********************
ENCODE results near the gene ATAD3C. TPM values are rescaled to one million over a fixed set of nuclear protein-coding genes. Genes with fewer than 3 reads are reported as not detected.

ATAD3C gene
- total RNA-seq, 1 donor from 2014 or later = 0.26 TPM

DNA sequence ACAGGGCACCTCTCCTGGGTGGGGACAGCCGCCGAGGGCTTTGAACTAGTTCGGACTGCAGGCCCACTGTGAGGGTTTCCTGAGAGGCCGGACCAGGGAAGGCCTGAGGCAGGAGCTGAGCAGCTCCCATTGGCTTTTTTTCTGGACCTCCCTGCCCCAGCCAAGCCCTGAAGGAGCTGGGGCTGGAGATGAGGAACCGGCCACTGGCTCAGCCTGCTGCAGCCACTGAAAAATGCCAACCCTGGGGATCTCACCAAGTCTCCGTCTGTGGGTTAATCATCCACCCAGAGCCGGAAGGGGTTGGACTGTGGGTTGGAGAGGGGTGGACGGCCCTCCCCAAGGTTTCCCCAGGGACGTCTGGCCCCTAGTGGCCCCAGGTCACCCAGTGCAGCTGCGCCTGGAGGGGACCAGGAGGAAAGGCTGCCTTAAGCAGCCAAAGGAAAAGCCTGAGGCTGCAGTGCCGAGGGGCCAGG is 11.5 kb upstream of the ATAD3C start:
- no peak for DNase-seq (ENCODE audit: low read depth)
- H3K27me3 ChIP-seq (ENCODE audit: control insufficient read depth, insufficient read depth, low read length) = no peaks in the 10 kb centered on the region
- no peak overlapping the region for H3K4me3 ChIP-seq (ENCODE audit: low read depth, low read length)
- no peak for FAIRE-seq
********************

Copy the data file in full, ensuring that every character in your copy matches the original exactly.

ENCODE results near the gene ATAD3C. TPM values are rescaled to one million over a fixed set of nuclear protein-coding genes. Genes with fewer than 3 reads are reported as not detected.

ATAD3C gene
- total RNA-seq, 1 donor from 2014 or later = 0.26 TPM

DNA sequence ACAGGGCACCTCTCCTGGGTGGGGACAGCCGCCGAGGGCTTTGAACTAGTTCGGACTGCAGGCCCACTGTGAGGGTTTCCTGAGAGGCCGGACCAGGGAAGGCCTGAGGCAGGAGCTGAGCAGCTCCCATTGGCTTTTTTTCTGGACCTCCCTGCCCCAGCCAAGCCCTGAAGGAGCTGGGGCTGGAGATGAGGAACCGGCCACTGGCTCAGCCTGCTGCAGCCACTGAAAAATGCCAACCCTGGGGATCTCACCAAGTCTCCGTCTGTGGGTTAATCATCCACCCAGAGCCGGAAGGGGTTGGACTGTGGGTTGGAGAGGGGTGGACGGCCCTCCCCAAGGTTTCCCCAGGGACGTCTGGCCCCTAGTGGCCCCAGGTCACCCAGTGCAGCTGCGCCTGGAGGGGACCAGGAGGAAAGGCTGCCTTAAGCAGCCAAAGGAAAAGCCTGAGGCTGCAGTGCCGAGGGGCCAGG is 11.5 kb upstream of the ATAD3C start:
- no peak for DNase-seq (ENCODE audit: low read depth)
- H3K27me3 ChIP-seq (ENCODE audit: control insufficient read depth, insufficient read depth, low read length) = no peaks in the 10 kb centered on the region
- no peak overlapping the region for H3K4me3 ChIP-seq (ENCODE audit: low read depth, low read length)
- no peak for FAIRE-seq